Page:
Welcome to my corner of the web!

My name is Taha and I’m the author of this site. Contact me on the Fediverse @solarchemist@scholar.social, or follow me on Twitter @solarchemist. Or there’s always email. The easiest way to follow this blog is via its RSS feed.1

I like the idea of giving back to the community by building on/with free software and free knowledge in general, and as such I take every opportunity to promote open science, open data, and open source.2 All of which is made possible by the open web.3

The site header contains links to my profile/user account on some of the more popular web services. I also use some other services and maintain some self-hosted services:

The source code of this blog (including that of the blog posts themselves) is hosted on codeberg.org. I also share my code/data projects on Github or on my own Gitea instance.

I have chosen not to use a regular comment system for this blog. Instead I’d like to encourage you, dear reader, to use hypothes.is which effectively provides an annotation layer for the web. You’ll see a sidebar to the right — open it to annotate! Please note that I have no control over the content of these annotations, it’s up to you and other web users whether to enable this annotation layer or not. It’s possible to receive all annotations made on this blog by subscribing to this customised hypothes.is stream.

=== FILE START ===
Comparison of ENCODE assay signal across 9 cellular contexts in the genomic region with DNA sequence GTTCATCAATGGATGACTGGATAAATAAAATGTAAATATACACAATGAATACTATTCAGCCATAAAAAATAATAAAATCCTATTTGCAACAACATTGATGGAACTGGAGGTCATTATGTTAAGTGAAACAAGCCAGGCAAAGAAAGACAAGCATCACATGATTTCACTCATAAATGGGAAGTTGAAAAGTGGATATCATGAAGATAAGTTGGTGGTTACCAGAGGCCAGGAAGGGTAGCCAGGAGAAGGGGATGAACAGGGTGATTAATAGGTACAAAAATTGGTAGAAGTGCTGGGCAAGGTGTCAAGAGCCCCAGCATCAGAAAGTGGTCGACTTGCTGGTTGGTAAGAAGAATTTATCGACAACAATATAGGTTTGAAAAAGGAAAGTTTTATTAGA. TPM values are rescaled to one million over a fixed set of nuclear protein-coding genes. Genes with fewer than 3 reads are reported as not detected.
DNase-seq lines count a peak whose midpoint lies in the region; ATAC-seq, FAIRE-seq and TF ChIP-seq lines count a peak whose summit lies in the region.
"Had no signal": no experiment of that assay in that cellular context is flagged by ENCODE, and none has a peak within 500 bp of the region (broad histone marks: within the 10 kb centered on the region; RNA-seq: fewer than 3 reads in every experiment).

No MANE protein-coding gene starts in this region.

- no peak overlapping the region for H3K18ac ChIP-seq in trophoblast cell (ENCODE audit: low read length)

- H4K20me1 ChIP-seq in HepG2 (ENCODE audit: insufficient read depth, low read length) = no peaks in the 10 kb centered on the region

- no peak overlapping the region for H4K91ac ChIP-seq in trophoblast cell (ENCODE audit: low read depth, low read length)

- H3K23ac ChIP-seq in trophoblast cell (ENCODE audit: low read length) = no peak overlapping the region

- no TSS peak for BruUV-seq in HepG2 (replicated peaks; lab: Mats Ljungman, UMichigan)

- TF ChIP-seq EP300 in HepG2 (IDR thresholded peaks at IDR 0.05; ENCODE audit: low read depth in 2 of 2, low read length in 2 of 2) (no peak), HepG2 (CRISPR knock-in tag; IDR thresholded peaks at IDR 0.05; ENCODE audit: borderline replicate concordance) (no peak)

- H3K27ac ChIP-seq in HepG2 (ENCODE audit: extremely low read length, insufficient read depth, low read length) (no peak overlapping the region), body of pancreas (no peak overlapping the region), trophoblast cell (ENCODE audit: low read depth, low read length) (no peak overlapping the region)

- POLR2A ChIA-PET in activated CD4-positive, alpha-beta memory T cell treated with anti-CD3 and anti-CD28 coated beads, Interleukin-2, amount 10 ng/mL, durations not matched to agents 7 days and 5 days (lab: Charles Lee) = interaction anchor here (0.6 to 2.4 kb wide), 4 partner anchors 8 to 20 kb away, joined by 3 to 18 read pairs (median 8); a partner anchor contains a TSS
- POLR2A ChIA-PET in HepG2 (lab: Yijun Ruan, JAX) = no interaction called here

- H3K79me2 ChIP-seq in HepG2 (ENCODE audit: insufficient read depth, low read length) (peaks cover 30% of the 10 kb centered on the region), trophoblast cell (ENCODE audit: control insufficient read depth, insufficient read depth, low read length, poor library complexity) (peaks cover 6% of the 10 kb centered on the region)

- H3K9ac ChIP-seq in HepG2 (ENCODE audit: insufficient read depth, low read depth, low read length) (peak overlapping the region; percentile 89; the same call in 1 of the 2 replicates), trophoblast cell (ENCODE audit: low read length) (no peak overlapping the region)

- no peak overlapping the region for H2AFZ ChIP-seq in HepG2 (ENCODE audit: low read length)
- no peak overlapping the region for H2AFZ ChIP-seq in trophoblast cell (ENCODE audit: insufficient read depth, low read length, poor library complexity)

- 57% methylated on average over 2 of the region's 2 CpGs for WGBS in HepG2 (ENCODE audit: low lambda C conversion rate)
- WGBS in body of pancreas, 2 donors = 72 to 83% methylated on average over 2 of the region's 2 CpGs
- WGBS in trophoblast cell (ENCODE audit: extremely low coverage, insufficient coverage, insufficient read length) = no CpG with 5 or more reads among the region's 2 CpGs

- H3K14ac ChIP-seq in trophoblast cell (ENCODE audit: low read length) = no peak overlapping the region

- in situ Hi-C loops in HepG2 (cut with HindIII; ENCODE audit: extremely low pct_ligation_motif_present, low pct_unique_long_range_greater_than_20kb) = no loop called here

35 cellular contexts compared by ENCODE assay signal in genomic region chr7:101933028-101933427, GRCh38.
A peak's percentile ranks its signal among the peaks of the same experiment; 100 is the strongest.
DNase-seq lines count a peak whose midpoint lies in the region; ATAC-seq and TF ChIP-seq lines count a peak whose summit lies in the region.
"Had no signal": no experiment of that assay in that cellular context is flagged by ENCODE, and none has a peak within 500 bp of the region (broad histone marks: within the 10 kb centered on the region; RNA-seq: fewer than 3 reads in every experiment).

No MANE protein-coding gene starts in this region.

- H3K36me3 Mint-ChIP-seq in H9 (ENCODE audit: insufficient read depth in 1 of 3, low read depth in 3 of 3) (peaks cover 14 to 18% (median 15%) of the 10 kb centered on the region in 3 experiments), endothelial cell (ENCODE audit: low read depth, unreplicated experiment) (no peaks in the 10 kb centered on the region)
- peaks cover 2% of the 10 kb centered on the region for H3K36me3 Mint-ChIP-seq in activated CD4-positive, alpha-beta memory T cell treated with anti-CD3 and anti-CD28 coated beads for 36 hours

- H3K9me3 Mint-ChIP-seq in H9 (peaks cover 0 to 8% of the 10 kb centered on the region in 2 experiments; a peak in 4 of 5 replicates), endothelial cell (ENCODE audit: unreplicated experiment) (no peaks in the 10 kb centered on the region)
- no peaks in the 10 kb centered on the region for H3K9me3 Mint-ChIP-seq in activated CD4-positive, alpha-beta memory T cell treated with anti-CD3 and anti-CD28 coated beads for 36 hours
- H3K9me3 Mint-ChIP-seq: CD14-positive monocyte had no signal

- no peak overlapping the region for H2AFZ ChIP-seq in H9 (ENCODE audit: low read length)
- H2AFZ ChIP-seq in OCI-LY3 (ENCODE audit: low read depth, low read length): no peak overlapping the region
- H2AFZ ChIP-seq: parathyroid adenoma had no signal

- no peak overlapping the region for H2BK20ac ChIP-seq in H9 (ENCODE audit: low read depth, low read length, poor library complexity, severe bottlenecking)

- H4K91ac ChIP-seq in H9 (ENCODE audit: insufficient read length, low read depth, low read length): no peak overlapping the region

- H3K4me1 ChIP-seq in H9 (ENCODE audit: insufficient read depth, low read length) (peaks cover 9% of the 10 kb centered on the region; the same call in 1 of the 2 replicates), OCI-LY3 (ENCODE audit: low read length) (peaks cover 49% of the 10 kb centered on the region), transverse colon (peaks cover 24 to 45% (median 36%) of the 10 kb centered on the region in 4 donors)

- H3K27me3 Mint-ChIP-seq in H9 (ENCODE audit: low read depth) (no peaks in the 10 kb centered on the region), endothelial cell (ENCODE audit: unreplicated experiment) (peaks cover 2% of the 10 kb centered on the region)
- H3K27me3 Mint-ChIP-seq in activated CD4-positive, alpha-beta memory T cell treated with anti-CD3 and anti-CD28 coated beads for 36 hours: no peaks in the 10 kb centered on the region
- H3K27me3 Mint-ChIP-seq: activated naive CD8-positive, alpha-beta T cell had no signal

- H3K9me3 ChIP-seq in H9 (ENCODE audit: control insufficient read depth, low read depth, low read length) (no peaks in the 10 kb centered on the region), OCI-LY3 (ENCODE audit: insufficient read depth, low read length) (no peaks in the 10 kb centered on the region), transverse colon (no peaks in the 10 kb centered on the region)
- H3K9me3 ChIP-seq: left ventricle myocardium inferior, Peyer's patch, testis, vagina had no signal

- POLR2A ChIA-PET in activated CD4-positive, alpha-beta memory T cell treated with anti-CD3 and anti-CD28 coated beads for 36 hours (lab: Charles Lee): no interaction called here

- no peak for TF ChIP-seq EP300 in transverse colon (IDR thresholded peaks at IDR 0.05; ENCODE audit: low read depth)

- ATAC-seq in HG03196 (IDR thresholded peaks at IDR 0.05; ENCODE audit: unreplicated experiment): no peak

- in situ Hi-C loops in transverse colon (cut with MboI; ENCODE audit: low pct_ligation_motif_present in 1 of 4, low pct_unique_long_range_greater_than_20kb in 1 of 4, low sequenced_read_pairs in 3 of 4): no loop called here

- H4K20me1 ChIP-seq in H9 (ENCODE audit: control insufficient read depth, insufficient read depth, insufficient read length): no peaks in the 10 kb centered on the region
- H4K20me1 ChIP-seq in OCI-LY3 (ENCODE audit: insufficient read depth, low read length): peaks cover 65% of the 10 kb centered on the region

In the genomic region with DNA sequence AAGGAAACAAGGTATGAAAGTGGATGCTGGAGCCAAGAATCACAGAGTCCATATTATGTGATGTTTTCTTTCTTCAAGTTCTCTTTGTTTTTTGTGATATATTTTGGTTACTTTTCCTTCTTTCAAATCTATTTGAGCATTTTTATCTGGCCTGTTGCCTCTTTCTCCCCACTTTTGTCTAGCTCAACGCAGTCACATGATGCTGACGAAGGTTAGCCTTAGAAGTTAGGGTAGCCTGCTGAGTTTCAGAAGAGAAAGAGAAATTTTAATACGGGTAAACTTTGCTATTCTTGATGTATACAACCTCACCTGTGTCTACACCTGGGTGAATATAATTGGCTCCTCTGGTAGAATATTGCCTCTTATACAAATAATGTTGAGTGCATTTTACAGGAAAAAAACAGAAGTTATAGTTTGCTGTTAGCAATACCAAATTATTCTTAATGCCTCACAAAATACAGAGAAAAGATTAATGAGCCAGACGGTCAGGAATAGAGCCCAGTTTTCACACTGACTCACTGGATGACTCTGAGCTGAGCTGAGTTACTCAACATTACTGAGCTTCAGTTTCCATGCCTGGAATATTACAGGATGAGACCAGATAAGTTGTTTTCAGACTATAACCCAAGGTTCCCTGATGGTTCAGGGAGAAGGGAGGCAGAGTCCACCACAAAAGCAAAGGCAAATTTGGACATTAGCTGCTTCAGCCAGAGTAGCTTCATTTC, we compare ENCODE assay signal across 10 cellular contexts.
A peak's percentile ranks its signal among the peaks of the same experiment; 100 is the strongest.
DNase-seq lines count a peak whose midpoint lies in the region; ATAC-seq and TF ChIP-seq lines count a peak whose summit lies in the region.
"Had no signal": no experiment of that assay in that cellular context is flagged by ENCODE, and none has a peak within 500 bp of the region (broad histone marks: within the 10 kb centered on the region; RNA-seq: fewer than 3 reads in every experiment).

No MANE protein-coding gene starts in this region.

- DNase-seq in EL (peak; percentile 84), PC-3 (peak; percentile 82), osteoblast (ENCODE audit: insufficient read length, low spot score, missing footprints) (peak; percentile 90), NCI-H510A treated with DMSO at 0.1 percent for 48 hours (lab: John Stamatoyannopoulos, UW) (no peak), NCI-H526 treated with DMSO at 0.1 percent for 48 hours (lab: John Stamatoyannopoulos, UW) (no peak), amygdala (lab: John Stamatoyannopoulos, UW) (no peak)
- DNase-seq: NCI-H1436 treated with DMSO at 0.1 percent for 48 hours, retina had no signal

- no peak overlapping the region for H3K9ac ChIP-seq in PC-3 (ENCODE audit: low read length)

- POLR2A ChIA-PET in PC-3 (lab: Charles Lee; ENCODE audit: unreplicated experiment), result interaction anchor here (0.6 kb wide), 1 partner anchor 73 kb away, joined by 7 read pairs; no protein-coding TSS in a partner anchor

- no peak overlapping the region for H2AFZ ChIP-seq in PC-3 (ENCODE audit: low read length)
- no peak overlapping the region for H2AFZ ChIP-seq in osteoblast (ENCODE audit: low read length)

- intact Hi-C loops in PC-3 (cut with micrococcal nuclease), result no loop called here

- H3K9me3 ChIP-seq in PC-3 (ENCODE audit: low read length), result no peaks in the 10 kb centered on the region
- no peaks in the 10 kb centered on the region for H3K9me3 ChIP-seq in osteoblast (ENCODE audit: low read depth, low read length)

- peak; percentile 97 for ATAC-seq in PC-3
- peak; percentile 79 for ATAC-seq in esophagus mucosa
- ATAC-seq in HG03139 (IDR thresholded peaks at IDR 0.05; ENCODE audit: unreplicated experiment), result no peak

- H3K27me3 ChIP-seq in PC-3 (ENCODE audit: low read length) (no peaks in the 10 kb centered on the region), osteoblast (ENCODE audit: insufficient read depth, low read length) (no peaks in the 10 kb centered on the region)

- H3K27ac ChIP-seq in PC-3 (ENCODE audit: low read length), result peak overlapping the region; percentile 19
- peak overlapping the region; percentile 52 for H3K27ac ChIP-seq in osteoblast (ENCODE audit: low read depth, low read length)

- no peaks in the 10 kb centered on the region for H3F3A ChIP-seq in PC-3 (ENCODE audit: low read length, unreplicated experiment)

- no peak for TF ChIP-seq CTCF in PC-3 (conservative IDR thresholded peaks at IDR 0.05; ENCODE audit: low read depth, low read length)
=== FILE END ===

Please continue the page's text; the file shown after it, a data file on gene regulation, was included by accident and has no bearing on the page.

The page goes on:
You may of course also send me comments via email or any of the channels listed above.

  1. What’s RSS, you ask? RSS is a standard for the syndication of content. It’s a little like XML or HTML — it’s not centralised, and by itself, it ain’t much, but in combination with the right software, it can put a lot of power in the hands of users. Laura Kalbag has a good explainer on how to read RSS, as does p1k3. You use RSS by subscribing to RSS feeds (offered by the website you want to follow) using your feed reader (also called news aggregator). The feed reader is just a piece of software (and you should get your own), with many to choose from). Personally, I self-host TinyTinyRSS on a server in my closet — it’s been rock-solid for years :-) ↩︎

  2. See, for example: Alan Jacobs, Tending the Digital Commons: A Small Ethics toward the Future. The Hedgehog Review: Vol. 20 No. 1 (Spring 2018). ↩︎

  3. Interested in the subject? A couple of excellent essays, both by Parimal Satyal: Rediscovering the small web, and Against an increasingly user-hostile web. ↩︎